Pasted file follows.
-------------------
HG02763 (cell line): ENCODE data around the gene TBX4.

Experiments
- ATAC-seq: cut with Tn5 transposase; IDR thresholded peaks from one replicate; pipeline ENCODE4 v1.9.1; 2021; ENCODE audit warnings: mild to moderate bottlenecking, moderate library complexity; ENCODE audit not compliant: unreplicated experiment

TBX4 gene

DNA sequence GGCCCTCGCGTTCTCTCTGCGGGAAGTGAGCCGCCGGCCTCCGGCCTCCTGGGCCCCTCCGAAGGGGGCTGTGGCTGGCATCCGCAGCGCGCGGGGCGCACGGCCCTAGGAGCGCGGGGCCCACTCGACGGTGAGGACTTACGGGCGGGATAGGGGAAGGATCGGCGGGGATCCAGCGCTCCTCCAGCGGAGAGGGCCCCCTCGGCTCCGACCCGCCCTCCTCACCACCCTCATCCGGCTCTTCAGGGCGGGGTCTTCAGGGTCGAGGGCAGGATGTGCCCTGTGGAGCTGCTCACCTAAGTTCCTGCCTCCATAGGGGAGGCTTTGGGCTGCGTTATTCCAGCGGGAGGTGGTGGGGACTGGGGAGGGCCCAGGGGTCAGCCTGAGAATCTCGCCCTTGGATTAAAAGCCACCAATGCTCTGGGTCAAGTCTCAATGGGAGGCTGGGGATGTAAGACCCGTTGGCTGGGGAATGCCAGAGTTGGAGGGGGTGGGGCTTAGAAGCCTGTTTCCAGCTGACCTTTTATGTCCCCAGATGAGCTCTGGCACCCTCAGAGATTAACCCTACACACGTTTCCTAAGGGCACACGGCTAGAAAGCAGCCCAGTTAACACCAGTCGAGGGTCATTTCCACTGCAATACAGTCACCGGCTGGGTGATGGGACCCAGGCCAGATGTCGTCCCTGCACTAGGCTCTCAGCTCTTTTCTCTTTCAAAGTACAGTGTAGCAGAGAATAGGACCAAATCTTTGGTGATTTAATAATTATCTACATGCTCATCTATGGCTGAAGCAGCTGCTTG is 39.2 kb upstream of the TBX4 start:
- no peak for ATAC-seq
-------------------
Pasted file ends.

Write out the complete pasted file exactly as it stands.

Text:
HG02763 (cell line): ENCODE data around the gene TBX4.

Experiments
- ATAC-seq: cut with Tn5 transposase; IDR thresholded peaks from one replicate; pipeline ENCODE4 v1.9.1; 2021; ENCODE audit warnings: mild to moderate bottlenecking, moderate library complexity; ENCODE audit not compliant: unreplicated experiment

TBX4 gene

DNA sequence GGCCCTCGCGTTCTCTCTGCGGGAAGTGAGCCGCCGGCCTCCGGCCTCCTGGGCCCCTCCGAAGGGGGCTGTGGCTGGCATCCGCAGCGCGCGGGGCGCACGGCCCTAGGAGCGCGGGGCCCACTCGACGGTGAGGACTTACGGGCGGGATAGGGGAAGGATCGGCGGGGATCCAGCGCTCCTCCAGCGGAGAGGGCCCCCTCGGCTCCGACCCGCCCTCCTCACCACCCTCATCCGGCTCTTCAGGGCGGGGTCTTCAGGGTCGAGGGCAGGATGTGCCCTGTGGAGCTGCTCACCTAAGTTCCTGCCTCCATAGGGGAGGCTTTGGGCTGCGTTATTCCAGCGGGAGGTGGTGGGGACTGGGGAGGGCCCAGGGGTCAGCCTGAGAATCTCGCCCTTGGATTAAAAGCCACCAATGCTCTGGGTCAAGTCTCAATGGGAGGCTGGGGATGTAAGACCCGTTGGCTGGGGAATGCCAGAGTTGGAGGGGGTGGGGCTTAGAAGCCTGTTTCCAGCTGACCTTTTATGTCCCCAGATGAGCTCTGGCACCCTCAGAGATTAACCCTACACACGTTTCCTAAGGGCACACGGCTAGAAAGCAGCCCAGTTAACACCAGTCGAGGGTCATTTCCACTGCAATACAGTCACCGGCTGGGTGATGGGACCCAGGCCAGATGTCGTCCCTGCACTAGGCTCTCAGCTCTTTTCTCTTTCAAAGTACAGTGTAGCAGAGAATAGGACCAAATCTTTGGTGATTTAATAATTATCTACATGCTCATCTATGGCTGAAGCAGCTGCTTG is 39.2 kb upstream of the TBX4 start:
- no peak for ATAC-seq